Brecker:What's going to engage Gen Z coming into the workforce is that motivation to get to that next step and a culture of development and engagement. The freedom to face challenges on their own, but also having a mentor and a coach to help guide them along the way.
It certainly was an adjustment for me at first. I had to make more time in our check-ins to discuss development opportunities and slow down to thoughtfully coach. But after a few weeks, we got in a groove, and now Tina is one of our best team members in the department and is incredibly proactive and self-sufficient.
Cornerstone has launched several digital learning courses specifically geared toward the Gen Z audience. Have you taken those courses yet, and what did you think?
Phan: Yes, the courses were very digestible (5 minutes or less) and got information across effectively and efficiently. They provided great insight on how Gen Zers think, operate, and interact.
Brecker: The courses were extremely informative in distinguishing Gen Z myths versus realities. From the training it is clear that this generation is driven, has a hunger for personal development, and craves in-person interaction. As a manager, I learned in order to succeed as a team and retain your people it’s extremely important to set clear expectations, create a space to motivate and form authentic relationships. These are courses everyone should make time to take!
To find out more about Cornerstone’s Digital Native Advancement (DNA) Program and the newly-launched "Plan Z" initiative, click here.
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Témoignage de client
Chassis Brakes International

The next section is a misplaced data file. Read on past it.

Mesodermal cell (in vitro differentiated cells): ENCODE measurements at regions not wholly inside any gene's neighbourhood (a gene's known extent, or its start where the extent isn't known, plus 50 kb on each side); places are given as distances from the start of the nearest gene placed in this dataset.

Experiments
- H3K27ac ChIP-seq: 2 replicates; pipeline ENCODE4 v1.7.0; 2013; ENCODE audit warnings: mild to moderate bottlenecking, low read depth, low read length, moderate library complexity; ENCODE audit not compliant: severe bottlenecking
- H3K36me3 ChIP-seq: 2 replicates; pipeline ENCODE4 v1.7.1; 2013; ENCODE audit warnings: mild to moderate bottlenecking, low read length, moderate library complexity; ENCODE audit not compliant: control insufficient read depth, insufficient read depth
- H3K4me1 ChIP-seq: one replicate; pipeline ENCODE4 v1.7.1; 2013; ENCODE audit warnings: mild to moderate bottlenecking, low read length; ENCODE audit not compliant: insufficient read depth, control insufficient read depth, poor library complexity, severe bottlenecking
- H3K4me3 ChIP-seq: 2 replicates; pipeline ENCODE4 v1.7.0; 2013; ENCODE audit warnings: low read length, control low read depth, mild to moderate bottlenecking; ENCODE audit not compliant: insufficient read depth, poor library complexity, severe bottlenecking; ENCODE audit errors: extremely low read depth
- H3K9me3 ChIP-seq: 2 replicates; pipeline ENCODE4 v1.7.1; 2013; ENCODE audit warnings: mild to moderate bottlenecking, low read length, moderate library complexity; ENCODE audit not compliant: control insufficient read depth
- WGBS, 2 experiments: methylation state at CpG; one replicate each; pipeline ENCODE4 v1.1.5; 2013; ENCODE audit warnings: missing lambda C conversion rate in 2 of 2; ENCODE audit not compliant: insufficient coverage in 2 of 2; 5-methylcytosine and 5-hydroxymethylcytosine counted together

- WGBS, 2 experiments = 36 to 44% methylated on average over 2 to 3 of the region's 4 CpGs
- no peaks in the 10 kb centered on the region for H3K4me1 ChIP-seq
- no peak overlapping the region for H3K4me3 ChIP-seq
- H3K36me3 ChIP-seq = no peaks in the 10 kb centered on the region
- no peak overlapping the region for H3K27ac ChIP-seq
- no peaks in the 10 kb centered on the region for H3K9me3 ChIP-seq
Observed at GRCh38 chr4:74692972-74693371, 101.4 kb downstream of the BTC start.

Chassis Brakes International développe sa politique Ressources Humaines au niveau mondial grâce à Cornerstone OnDemand En se dotant d’une suite de gestion des talents au niveau mondial, l’équipementier automobile investit pour soutenir sa croissance et permettre à ses 6,000 collaborateurs de tirer le meilleur de leur potentiel. Ce projet permettra à l’équipementier automobile d’harmoniser les données sur ses effectifs à travers le monde, grâce à une gestion unifiée de ses ressources humaines. Une stratégie qui a pour vocation de soutenir la croissance de Chassis Brakes International à travers le développement de nouvelles activités, la fidélisation de ses collaborateurs et l’attraction de nouveaux talents. Présent dans 16 pays - Allemagne, Australie, Afrique du Sud, Brésil, Chine, Espagne, Etats-Unis, France, Inde, Italie, Japon, Pays-Bas, Portugal, Pologne, Thaïlande et Turquie - le groupe Chassis Brakes International a choisi d’adopter l’ensemble des modules de Cornerstone. La suite couvre tout le cycle de vie des collaborateurs : recrutement et intégration, gestion des entretiens annuels, gestion des carrières et revues de talents, plans de succession, processus de révision salariale et suivi de la formation. La plateforme cloud de Cornerstone a vocation à donner à la multinationale une vision claire sur ses données RH : comment sont répartis les effectifs ? Quelles sont les expertises des collaborateurs? Quelle est leur performance ?... Autant de questions indispensables à toute démarche de gestion des talents. En analysant ces données, Chassis Brakes International améliorera également la prise de décision de ses managers : ils pourront ainsi accéder à tout moment et en situation de mobilité (tablette ou smartphone) à des informations fiables, sécurisées et harmonisées. La capacité de Cornerstone à couvrir l’ensemble du périmètre fonctionnel et géographique de l’équipementier automobile mondial a été un critère de choix primordial. Avec plus de 16 ans d’expérience dans le développement et la mise en place de solutions de gestion des talents en mode cloud, Cornerstone bénéficie en effet d’une forte expertise dans le pilotage et la conduite de projets internationaux. « Grâce à la technologie cloud de Cornerstone, nous disposerons d’une solution complète de gestion des talents qui nous permettra de faire évoluer le métier de nos équipes Ressources Humaines à travers le monde et facilitera la prise de décision de nos managers. Nous pourrons mener une politique de recrutement et de développement des talents à la hauteur de nos fortes ambitions business. » explique Thierry Couillaud, Vice-Président Ressources Humaines Monde de Chassis Brakes International. « Chez Cornerstone, nous sommes fiers de prendre part à un projet d’une telle ampleur, qui donnera à Chassis Brakes la technologie qu’il faut pour améliorer l’expérience de ses collaborateurs, simplifier les processus RH et créer le lien entre ses équipes à travers le monde. » ajoute Vincent Belliveau, Directeur général EMEA de Cornerstone OnDemand.